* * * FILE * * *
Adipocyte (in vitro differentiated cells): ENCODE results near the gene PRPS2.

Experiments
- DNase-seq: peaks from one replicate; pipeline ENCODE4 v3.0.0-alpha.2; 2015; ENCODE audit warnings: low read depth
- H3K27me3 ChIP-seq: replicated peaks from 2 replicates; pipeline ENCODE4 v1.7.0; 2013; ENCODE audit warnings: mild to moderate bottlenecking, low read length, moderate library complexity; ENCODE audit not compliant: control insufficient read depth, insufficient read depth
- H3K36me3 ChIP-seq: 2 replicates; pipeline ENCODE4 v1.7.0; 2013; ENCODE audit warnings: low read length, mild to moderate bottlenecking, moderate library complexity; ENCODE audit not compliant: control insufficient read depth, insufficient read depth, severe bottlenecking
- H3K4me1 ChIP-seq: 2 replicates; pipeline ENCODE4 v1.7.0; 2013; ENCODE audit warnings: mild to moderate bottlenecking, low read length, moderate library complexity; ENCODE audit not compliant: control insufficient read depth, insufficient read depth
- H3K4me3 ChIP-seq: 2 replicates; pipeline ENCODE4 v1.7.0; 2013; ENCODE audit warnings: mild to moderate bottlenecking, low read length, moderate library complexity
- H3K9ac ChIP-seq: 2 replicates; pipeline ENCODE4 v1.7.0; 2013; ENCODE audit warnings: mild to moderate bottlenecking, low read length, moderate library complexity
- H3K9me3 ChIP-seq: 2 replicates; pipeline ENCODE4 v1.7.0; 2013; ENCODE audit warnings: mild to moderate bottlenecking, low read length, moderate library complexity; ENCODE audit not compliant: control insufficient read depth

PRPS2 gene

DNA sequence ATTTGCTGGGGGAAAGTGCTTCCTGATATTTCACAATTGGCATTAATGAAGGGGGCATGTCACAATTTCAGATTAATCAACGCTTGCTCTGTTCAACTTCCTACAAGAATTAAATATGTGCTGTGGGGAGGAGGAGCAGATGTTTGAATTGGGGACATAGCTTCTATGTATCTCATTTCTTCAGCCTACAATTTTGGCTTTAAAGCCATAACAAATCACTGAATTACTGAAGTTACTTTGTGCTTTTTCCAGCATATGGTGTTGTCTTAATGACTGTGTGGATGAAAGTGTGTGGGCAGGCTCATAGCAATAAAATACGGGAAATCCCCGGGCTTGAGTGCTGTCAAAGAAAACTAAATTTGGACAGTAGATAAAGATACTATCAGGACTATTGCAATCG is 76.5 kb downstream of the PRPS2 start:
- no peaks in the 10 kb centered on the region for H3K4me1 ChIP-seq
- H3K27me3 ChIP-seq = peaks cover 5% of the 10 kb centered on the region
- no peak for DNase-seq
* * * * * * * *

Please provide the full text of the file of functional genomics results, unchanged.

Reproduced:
Adipocyte (in vitro differentiated cells): ENCODE results near the gene PRPS2.

Experiments
- DNase-seq: peaks from one replicate; pipeline ENCODE4 v3.0.0-alpha.2; 2015; ENCODE audit warnings: low read depth
- H3K27me3 ChIP-seq: replicated peaks from 2 replicates; pipeline ENCODE4 v1.7.0; 2013; ENCODE audit warnings: mild to moderate bottlenecking, low read length, moderate library complexity; ENCODE audit not compliant: control insufficient read depth, insufficient read depth
- H3K36me3 ChIP-seq: 2 replicates; pipeline ENCODE4 v1.7.0; 2013; ENCODE audit warnings: low read length, mild to moderate bottlenecking, moderate library complexity; ENCODE audit not compliant: control insufficient read depth, insufficient read depth, severe bottlenecking
- H3K4me1 ChIP-seq: 2 replicates; pipeline ENCODE4 v1.7.0; 2013; ENCODE audit warnings: mild to moderate bottlenecking, low read length, moderate library complexity; ENCODE audit not compliant: control insufficient read depth, insufficient read depth
- H3K4me3 ChIP-seq: 2 replicates; pipeline ENCODE4 v1.7.0; 2013; ENCODE audit warnings: mild to moderate bottlenecking, low read length, moderate library complexity
- H3K9ac ChIP-seq: 2 replicates; pipeline ENCODE4 v1.7.0; 2013; ENCODE audit warnings: mild to moderate bottlenecking, low read length, moderate library complexity
- H3K9me3 ChIP-seq: 2 replicates; pipeline ENCODE4 v1.7.0; 2013; ENCODE audit warnings: mild to moderate bottlenecking, low read length, moderate library complexity; ENCODE audit not compliant: control insufficient read depth

PRPS2 gene

DNA sequence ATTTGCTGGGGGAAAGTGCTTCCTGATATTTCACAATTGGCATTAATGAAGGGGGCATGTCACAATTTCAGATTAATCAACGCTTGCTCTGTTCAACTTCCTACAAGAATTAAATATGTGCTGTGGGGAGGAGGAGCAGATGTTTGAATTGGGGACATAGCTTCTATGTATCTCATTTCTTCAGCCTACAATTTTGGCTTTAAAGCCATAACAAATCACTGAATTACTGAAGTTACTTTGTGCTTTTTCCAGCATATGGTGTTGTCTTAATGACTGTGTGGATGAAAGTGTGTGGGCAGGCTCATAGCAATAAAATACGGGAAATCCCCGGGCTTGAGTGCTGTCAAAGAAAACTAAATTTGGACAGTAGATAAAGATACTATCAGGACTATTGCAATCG is 76.5 kb downstream of the PRPS2 start:
- no peaks in the 10 kb centered on the region for H3K4me1 ChIP-seq
- H3K27me3 ChIP-seq = peaks cover 5% of the 10 kb centered on the region
- no peak for DNase-seq